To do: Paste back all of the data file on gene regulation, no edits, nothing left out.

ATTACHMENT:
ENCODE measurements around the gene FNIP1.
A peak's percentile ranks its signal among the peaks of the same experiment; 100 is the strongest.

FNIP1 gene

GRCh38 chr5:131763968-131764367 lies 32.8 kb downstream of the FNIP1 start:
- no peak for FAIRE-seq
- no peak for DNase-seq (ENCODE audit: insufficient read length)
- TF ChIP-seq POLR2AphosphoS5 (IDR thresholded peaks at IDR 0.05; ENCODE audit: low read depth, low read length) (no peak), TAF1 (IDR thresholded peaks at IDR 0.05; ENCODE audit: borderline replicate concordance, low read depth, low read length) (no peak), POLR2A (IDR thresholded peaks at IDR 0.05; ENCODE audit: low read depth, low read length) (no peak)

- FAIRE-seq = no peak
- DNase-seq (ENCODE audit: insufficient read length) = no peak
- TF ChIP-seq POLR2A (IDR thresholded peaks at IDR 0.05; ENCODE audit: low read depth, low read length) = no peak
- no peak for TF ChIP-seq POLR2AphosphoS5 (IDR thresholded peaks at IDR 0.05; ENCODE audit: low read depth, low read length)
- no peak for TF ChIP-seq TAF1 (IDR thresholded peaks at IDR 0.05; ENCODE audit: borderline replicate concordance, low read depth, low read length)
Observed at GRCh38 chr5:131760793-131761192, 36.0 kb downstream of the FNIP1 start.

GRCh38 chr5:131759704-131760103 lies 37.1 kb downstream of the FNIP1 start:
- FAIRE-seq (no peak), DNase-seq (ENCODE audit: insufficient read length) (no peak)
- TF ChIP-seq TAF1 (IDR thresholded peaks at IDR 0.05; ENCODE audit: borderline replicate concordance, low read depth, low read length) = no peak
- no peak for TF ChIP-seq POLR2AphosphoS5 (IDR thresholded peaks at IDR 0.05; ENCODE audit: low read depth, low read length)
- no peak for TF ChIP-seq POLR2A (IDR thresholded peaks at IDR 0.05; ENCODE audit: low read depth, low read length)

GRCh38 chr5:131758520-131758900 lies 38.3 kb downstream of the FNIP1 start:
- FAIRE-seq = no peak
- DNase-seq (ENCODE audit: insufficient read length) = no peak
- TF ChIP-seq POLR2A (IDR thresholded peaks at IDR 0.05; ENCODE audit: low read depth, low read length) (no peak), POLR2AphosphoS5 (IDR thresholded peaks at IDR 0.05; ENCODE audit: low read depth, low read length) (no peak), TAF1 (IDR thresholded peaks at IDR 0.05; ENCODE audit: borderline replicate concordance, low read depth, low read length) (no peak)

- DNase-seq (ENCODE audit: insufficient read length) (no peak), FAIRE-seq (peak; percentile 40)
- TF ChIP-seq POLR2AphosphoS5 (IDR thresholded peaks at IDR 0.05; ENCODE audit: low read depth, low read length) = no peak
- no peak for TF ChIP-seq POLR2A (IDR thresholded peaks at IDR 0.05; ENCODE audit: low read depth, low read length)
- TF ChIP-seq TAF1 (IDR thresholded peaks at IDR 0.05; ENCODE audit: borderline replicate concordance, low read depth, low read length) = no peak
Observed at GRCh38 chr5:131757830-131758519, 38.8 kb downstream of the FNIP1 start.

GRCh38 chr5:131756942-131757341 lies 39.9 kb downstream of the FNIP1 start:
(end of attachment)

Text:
ENCODE measurements around the gene FNIP1.
A peak's percentile ranks its signal among the peaks of the same experiment; 100 is the strongest.

FNIP1 gene

GRCh38 chr5:131763968-131764367 lies 32.8 kb downstream of the FNIP1 start:
- no peak for FAIRE-seq
- no peak for DNase-seq (ENCODE audit: insufficient read length)
- TF ChIP-seq POLR2AphosphoS5 (IDR thresholded peaks at IDR 0.05; ENCODE audit: low read depth, low read length) (no peak), TAF1 (IDR thresholded peaks at IDR 0.05; ENCODE audit: borderline replicate concordance, low read depth, low read length) (no peak), POLR2A (IDR thresholded peaks at IDR 0.05; ENCODE audit: low read depth, low read length) (no peak)

- FAIRE-seq = no peak
- DNase-seq (ENCODE audit: insufficient read length) = no peak
- TF ChIP-seq POLR2A (IDR thresholded peaks at IDR 0.05; ENCODE audit: low read depth, low read length) = no peak
- no peak for TF ChIP-seq POLR2AphosphoS5 (IDR thresholded peaks at IDR 0.05; ENCODE audit: low read depth, low read length)
- no peak for TF ChIP-seq TAF1 (IDR thresholded peaks at IDR 0.05; ENCODE audit: borderline replicate concordance, low read depth, low read length)
Observed at GRCh38 chr5:131760793-131761192, 36.0 kb downstream of the FNIP1 start.

GRCh38 chr5:131759704-131760103 lies 37.1 kb downstream of the FNIP1 start:
- FAIRE-seq (no peak), DNase-seq (ENCODE audit: insufficient read length) (no peak)
- TF ChIP-seq TAF1 (IDR thresholded peaks at IDR 0.05; ENCODE audit: borderline replicate concordance, low read depth, low read length) = no peak
- no peak for TF ChIP-seq POLR2AphosphoS5 (IDR thresholded peaks at IDR 0.05; ENCODE audit: low read depth, low read length)
- no peak for TF ChIP-seq POLR2A (IDR thresholded peaks at IDR 0.05; ENCODE audit: low read depth, low read length)

GRCh38 chr5:131758520-131758900 lies 38.3 kb downstream of the FNIP1 start:
- FAIRE-seq = no peak
- DNase-seq (ENCODE audit: insufficient read length) = no peak
- TF ChIP-seq POLR2A (IDR thresholded peaks at IDR 0.05; ENCODE audit: low read depth, low read length) (no peak), POLR2AphosphoS5 (IDR thresholded peaks at IDR 0.05; ENCODE audit: low read depth, low read length) (no peak), TAF1 (IDR thresholded peaks at IDR 0.05; ENCODE audit: borderline replicate concordance, low read depth, low read length) (no peak)

- DNase-seq (ENCODE audit: insufficient read length) (no peak), FAIRE-seq (peak; percentile 40)
- TF ChIP-seq POLR2AphosphoS5 (IDR thresholded peaks at IDR 0.05; ENCODE audit: low read depth, low read length) = no peak
- no peak for TF ChIP-seq POLR2A (IDR thresholded peaks at IDR 0.05; ENCODE audit: low read depth, low read length)
- TF ChIP-seq TAF1 (IDR thresholded peaks at IDR 0.05; ENCODE audit: borderline replicate concordance, low read depth, low read length) = no peak
Observed at GRCh38 chr5:131757830-131758519, 38.8 kb downstream of the FNIP1 start.

GRCh38 chr5:131756942-131757341 lies 39.9 kb downstream of the FNIP1 start: